One of the most exciting developments for TV writers is the evolution of the professional showrunner, a position that gives writers more control over the creative vision, be it their own original series, or that of a fellow writer. IAWG member guilds have responded in a variety of ways to ensure their writers are trained to take on the additional roles involved, recognized by their peers, and aspects of their work included in collective agreements, where applicable.
In 2006, the WGA W launched its Showrunner Training Program to help senior writer-producers hone their skills. Typical sessions focus on topics around the transition from writer to manager, including managing other writers and the script process, directors, executives and actors. Participants receive training in budget/scheduling, the pilot process, and tips on dealing with network and studio script notes. The Showrunner Training Program Legacy Series videos interview some of the most successful and effective showrunners working in the business, as they discuss what it takes to do the job thoughtfully and well.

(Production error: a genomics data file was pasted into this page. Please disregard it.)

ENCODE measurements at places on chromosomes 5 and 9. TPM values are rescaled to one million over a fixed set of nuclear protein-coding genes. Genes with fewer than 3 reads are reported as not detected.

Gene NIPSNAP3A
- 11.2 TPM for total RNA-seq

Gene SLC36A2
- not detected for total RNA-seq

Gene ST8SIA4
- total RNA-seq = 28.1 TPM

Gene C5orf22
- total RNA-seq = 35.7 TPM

The WGC developed its Showrunner Code to establish a standard set of terms for members and their agents to negotiate. It sets out the ideal conditions under which the showrunner is best positioned to ensure he or she can realize their vision and deliver the highest quality show.
As an acknowledgement of their vital creative role, in 2007, the WGC added the showrunner category to its roster of awards. It also regularly engages showrunners in its Writers Talking TV speakers series, podcasts of which are available here.
The WGGB recently published Showrunning in the UK: A Best Practice Guide which is available through registration on the resources page of their website.